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Abstract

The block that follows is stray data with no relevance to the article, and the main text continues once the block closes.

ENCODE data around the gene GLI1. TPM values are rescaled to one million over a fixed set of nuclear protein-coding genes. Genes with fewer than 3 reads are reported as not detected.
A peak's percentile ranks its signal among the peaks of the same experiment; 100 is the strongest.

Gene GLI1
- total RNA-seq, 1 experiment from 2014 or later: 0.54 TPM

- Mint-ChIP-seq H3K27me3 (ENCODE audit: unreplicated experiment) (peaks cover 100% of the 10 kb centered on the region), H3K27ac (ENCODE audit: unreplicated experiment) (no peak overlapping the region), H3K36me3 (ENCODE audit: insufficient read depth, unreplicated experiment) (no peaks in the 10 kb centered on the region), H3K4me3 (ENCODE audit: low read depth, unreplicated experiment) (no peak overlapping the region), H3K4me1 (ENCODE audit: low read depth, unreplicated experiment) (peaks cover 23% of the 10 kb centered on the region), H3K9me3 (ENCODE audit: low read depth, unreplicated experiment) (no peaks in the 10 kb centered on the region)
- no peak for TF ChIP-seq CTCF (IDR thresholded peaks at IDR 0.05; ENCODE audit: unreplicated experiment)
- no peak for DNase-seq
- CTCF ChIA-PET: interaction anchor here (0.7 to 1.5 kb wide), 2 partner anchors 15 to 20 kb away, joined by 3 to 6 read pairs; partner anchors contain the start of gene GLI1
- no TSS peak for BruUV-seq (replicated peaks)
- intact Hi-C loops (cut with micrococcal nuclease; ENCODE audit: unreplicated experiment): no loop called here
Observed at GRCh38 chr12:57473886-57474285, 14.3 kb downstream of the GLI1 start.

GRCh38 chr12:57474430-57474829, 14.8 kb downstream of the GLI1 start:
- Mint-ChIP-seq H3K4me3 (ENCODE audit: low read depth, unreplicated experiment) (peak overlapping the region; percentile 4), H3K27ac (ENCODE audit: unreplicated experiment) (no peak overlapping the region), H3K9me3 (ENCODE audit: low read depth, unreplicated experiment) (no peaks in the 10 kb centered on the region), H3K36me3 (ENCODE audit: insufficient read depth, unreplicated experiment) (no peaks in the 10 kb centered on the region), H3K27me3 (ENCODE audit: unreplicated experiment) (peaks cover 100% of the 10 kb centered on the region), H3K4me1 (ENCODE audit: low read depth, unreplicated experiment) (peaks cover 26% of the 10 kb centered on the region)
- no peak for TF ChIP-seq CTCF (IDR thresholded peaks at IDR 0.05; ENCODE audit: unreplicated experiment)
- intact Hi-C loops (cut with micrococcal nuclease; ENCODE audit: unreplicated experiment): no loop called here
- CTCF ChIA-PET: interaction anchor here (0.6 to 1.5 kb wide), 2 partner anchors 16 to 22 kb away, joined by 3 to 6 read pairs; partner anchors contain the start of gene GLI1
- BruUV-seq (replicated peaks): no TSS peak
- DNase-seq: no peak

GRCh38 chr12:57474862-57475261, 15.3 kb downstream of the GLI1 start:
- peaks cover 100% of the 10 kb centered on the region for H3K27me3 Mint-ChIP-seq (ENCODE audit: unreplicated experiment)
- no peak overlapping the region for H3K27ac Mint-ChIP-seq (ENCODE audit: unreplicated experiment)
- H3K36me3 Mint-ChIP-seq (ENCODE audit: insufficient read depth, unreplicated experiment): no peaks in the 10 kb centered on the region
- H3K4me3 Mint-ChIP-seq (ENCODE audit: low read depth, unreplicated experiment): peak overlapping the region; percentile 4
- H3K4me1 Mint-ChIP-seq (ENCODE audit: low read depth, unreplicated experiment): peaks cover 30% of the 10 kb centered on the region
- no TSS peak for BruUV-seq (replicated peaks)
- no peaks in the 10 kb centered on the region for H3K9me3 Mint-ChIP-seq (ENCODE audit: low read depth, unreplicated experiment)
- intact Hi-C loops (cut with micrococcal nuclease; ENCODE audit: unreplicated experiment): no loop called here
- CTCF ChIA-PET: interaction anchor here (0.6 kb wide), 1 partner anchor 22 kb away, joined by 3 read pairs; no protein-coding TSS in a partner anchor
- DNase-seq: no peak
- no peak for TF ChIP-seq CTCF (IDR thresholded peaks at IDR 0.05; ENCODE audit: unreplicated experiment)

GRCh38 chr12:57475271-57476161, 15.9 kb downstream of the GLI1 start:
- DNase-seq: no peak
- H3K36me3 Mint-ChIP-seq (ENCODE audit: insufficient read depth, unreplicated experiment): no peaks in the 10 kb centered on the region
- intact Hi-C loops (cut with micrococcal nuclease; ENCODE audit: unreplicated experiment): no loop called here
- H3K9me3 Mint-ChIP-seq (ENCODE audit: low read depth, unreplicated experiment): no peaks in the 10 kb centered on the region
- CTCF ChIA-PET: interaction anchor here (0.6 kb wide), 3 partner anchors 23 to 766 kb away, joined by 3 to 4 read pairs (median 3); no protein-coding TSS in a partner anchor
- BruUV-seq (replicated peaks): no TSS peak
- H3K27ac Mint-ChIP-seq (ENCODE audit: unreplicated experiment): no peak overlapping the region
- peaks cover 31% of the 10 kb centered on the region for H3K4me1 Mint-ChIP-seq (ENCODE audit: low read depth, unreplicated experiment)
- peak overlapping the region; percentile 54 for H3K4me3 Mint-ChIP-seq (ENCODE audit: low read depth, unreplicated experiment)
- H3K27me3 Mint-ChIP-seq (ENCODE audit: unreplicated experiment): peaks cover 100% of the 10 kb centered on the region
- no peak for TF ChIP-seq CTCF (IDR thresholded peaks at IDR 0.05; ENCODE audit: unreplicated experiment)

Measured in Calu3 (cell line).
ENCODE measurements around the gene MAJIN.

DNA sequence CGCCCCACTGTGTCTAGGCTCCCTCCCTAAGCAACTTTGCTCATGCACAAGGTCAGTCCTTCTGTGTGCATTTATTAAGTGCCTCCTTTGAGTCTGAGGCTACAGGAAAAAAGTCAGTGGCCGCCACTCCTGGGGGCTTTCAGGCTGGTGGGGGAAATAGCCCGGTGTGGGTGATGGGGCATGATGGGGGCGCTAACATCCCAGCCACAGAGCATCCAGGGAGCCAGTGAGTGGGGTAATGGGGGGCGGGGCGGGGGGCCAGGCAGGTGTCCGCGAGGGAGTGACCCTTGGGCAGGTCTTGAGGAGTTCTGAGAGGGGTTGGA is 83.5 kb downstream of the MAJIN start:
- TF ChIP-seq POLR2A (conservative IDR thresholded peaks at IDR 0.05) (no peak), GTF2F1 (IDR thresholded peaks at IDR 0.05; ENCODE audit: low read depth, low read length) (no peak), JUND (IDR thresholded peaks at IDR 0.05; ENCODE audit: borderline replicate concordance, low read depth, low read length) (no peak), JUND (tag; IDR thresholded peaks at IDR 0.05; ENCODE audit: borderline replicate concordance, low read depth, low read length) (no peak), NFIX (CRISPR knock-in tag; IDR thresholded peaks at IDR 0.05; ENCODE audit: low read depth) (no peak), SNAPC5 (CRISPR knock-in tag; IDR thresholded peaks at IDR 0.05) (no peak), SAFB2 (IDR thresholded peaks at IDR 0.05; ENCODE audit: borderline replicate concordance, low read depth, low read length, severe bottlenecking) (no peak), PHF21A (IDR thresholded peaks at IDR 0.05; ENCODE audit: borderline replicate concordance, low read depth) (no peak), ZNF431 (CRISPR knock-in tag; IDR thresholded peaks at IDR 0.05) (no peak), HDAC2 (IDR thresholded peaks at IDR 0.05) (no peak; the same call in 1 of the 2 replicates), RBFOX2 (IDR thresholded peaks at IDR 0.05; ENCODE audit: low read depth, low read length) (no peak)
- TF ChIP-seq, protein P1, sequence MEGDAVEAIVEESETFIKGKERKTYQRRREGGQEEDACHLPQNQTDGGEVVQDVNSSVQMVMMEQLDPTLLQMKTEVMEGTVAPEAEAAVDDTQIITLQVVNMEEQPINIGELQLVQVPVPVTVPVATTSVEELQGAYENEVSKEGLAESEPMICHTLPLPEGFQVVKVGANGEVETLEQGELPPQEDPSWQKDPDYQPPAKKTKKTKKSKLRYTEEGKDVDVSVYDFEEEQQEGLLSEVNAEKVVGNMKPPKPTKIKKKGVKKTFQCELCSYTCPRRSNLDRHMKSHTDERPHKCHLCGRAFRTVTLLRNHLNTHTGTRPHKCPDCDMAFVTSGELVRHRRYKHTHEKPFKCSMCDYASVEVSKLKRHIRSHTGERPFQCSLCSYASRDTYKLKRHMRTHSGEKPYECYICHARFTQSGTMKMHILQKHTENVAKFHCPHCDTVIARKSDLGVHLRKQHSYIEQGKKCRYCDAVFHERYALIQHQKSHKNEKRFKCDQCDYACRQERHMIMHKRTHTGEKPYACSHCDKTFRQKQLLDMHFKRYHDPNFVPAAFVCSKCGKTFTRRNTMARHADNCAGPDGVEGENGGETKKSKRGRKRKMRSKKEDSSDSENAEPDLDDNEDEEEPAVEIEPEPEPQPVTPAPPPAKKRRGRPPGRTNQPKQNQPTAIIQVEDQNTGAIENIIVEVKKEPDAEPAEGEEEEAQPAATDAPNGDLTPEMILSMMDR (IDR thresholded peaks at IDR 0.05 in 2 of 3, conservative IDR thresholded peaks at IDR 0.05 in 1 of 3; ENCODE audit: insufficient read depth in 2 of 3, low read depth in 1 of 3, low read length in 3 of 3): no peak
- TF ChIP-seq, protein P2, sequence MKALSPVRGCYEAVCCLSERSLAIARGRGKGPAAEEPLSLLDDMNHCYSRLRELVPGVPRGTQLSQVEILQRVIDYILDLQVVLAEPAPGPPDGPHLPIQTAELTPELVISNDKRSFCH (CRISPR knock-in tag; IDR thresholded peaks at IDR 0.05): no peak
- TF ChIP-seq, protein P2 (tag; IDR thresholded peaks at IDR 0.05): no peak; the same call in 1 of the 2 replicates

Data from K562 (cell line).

According to Saul Smilansky's ‘Paradox of Beneficial Retirement’, many serving members of professions may have decisive integrity-based reasons for retiring immediately. The Paradox of Beneficial Retirement holds that a below-par performance in one's job does not require any outright incompetence, but may take a purely relational form, in which a good performance is not good enough if it would be improved upon by someone else who would be appointed instead. It is argued, in response, that jobs in the sectors Smilansky mentions are not merely positions to optimize the goals of the profession, but are professional careers in which there is the possibility of security and personal fulfilment. The article also explores connections between Smilansky's argument and G. A. Cohen's anti-incentives argument against Rawls. It is suggested that both thinkers underappreciate the relationship between personal reasons and institutional reasons.1